This works because the filmmakers appear to have taken his son, Bolg, and made him the overseer of the dungeons of Dol Guldur, Sauron’s stronghold in the south of Mirkwood. This will achieve a solid connection between the goblin hordes in the mountains, the history of dwarf-goblin antagonism, and the goblins and the ‘rising evil’, i.e. Sauron.
We can safely assume that the Battle of Dol Guldur will occur in the second film. This is because it would simply not fit in the first film, as Gandalf only leaves the Dwarves when they enter Mirkwood, which will be at least two hours into An Unexpected Journey. It would also not fit in the third film, as Gandalf will have to quickly be at the Lonely Mountain in the first hour of that film, as he is involved in the build-up to the Battle of the Five Armies.
The Battle of Dol Guldur will thus likely be intercut, throughout the first half of the second film, with the Company’s escape from the Wood-elves, recuperation in Laketown, exploration of the Lonely Mountain and Bilbo’s interactions with Smaug. This intercutting will be necessary, as that sequence for the Company is rather low-key and dialogue heavy. By the time the Battle of Dol Guldur is wrapping up, Smaug has been antagonised and is ready to scour the mountain and then attack Laketown.
No doubt Bolg will be the chief Orc under Sauron in Dol Guldur, and given that Sauron himself escapes the assault, Bolg will be the main antagonist in that battle.
Yet here an interesting point arises. Remember that, in the book, Bolg is ‘torn down and crushed’ by Beorn, who kills the orc while rescuing Thorin. Now if Azog has replaced Bolg at the key antagonist of the Battle of the Five Armies, and is killed by Dain, then it makes sense for Beorn to be the one who kills Bolg in Dol Guldur.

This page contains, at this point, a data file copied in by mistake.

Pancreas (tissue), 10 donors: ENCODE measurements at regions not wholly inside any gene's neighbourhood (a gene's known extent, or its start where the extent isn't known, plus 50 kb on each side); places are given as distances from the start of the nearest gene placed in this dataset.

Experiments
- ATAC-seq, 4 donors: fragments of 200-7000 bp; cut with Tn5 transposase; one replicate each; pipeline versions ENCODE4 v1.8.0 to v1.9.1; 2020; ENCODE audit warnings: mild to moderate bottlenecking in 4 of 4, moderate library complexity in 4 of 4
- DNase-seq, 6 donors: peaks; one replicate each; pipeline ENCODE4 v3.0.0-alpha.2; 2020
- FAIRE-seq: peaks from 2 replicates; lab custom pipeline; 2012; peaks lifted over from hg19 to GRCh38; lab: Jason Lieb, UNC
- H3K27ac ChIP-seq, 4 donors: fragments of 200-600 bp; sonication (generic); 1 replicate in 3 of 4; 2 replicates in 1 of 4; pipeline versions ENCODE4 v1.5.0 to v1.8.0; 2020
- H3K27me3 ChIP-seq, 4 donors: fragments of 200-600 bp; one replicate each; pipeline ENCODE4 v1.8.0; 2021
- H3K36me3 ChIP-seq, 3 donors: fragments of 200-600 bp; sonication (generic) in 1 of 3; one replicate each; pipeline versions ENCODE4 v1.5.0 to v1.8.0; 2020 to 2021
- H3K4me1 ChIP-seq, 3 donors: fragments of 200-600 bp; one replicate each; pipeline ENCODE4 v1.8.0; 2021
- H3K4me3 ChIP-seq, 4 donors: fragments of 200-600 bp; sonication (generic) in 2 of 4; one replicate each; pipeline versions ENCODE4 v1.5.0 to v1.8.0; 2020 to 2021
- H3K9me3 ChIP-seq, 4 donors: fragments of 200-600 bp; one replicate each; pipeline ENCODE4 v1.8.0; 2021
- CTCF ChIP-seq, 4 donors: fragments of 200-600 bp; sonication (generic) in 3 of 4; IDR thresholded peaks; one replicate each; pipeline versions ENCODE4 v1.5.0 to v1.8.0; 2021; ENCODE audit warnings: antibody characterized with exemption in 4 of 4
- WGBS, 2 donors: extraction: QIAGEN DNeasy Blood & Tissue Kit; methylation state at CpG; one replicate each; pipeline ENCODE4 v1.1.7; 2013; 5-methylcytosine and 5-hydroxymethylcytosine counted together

This would make sense. Remember Beorn, like Gandalf, stops shadowing the Dwarves at the eaves of Mirkwood. Tolkien doesn’t say where he then goes. But while the Dwarves are staying with Beorn, Bilbo hears the sound of many bears outside while they are sleeping. In short, Beorn himself has an army of sorts.
In the film, it is possible that Beorn and Gandalf join forces, and travel south to Dol Guldur, joining with Radagast en-route, who is representing Saruman. Together, these three assault Dol Guldur. Beorn would bring some ‘muscle’ to the assault, both personally and through his forces.
But also we should examine the symbolism surrounding Dol Guldur. Bear in mind that the Necromancer has, from Dol Guldur, cast a shadow over a previously green forest, hence its name Mirkwood. Indeed, in The Hobbit, Mirkwood is described as without birdsong.
In The Two Towers, it was the trees themselves that fought back against the ravages and perversions of Saruman and Isengard. It would therefore seem to make sense that the Battle of Dol Guldur is the animal kingdom that is fighting back against the evil that has driven all animal life from Mirkwood. This makes all the more sense when we see that the assault might well include Radagast (a wizard defined above as more interested in animals than people), who could rally animals to the cause, and Beorn, who is himself a bear and has animals and bears at his command. In short, Dol Guldur will likely not be a battle of armies, but rather a battle of living nature against the unnatural dead (the name ‘Necromancer’ of course suggests an ability to animate the dead).